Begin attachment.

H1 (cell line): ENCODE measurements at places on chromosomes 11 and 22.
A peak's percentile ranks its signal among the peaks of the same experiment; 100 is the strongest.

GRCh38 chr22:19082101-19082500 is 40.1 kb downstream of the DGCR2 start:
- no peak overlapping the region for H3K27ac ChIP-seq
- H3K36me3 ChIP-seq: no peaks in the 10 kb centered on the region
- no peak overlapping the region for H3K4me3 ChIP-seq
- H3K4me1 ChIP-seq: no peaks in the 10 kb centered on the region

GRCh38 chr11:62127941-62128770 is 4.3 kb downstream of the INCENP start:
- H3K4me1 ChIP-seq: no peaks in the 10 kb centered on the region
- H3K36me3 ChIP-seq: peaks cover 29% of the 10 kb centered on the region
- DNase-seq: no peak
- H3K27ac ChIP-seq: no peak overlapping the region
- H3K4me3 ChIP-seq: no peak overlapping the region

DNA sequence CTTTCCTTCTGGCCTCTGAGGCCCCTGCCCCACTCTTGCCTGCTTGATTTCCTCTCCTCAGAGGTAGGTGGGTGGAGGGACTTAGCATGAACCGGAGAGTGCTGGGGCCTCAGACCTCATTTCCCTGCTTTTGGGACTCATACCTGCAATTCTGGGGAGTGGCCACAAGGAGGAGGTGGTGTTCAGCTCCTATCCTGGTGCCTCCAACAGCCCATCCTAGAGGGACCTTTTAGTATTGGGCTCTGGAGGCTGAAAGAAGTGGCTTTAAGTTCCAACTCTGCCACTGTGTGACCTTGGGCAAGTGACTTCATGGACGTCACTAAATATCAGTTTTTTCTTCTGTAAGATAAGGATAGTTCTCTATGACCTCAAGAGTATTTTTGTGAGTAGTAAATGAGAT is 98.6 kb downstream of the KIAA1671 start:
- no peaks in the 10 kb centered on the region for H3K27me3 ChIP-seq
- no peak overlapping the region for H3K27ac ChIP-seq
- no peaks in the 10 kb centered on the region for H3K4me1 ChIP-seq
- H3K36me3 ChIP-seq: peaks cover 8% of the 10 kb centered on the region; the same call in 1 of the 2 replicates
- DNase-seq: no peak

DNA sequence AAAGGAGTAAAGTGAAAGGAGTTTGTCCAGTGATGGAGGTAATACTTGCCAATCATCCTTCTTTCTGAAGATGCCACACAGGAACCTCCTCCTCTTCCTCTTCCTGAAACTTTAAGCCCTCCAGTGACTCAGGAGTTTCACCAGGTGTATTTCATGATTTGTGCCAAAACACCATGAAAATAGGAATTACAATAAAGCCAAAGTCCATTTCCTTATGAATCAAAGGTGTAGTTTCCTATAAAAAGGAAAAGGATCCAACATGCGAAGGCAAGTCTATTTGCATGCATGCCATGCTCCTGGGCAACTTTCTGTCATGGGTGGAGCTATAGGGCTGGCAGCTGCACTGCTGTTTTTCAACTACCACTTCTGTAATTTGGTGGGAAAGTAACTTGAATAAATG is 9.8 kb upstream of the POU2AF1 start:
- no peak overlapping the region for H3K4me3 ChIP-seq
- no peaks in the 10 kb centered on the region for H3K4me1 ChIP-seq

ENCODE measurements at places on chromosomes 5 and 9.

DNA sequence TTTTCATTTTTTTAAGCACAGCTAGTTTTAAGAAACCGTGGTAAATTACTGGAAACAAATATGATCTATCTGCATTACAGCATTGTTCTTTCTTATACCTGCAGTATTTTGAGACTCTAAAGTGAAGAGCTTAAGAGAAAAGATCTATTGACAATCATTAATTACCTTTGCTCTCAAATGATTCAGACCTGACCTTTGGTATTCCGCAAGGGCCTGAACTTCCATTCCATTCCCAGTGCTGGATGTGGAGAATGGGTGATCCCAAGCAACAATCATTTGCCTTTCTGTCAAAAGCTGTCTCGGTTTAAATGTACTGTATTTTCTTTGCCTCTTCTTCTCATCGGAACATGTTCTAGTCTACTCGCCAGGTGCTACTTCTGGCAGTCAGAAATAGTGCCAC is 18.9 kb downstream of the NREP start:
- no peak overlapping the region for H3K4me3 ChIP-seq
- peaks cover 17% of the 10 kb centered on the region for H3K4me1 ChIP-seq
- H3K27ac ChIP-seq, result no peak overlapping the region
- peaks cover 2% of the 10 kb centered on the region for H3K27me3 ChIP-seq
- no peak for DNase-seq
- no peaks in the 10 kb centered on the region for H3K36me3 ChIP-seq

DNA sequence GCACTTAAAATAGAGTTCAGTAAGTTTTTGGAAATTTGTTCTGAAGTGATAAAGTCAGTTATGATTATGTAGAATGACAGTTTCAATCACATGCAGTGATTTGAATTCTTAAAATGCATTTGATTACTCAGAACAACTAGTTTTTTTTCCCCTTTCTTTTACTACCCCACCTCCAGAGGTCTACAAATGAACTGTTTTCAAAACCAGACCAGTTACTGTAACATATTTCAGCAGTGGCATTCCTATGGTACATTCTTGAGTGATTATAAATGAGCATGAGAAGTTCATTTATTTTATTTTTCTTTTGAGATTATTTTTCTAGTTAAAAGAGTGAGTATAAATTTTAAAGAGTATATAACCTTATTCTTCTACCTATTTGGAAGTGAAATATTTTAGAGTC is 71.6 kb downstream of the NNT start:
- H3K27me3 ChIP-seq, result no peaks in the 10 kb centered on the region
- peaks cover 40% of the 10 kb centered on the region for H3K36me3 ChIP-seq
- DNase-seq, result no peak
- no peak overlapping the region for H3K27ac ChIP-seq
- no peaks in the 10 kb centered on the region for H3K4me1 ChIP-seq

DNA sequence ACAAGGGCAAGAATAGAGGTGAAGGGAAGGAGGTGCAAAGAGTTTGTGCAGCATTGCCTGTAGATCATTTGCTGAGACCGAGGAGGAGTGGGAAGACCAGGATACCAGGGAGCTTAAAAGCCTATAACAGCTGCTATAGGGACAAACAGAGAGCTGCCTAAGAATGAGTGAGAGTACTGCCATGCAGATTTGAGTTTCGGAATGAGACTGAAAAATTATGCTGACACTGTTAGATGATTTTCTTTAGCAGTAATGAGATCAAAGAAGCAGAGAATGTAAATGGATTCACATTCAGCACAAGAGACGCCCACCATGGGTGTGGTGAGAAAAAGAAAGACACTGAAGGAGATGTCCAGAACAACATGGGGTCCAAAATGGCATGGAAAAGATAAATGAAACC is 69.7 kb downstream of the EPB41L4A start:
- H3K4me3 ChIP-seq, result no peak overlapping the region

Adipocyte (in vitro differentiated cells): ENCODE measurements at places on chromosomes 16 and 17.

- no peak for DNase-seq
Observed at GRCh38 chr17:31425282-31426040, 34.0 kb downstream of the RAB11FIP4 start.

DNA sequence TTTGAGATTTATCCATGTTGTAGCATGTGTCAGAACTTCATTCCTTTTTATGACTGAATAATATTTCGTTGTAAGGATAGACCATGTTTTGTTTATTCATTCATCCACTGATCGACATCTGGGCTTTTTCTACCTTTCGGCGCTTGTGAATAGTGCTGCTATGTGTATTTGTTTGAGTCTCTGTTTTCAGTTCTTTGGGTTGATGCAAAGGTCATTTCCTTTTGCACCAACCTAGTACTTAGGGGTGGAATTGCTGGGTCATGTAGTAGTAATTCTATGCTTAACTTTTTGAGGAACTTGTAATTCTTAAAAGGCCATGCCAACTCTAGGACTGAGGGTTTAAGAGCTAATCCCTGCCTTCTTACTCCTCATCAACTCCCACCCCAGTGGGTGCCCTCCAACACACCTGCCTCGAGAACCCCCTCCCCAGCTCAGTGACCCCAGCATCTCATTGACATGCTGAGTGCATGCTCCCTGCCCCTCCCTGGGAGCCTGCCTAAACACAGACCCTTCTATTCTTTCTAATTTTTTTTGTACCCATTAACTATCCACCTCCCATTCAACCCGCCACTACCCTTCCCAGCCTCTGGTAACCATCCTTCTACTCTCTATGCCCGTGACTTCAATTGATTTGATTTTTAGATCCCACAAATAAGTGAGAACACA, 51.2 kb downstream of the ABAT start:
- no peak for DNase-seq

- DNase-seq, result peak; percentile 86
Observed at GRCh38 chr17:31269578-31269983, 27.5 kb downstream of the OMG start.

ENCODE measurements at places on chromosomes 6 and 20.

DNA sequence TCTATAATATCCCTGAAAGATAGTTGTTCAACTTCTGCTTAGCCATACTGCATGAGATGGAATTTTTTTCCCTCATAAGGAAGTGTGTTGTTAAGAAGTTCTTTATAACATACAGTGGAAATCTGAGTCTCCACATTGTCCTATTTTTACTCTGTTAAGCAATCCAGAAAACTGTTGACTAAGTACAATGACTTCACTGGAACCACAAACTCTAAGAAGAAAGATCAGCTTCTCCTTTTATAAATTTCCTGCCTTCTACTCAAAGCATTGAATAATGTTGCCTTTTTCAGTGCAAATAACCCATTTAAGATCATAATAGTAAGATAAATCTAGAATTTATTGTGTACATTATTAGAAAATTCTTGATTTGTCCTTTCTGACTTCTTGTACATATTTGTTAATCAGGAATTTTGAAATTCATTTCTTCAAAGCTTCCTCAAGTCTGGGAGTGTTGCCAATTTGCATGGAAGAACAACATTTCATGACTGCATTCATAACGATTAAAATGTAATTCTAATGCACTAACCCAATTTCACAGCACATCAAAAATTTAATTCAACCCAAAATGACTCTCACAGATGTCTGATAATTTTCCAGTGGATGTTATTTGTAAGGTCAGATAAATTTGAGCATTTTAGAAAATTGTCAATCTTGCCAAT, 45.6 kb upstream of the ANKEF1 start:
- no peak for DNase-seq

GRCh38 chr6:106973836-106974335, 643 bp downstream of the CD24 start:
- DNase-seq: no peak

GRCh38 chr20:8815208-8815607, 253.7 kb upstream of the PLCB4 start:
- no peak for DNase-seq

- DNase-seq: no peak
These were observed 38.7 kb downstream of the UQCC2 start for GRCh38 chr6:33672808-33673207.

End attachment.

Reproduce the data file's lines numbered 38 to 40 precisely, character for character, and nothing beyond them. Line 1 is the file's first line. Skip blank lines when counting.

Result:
- H3K4me3 ChIP-seq, result no peak overlapping the region

Adipocyte (in vitro differentiated cells): ENCODE measurements at places on chromosomes 16 and 17.

- no peak for DNase-seq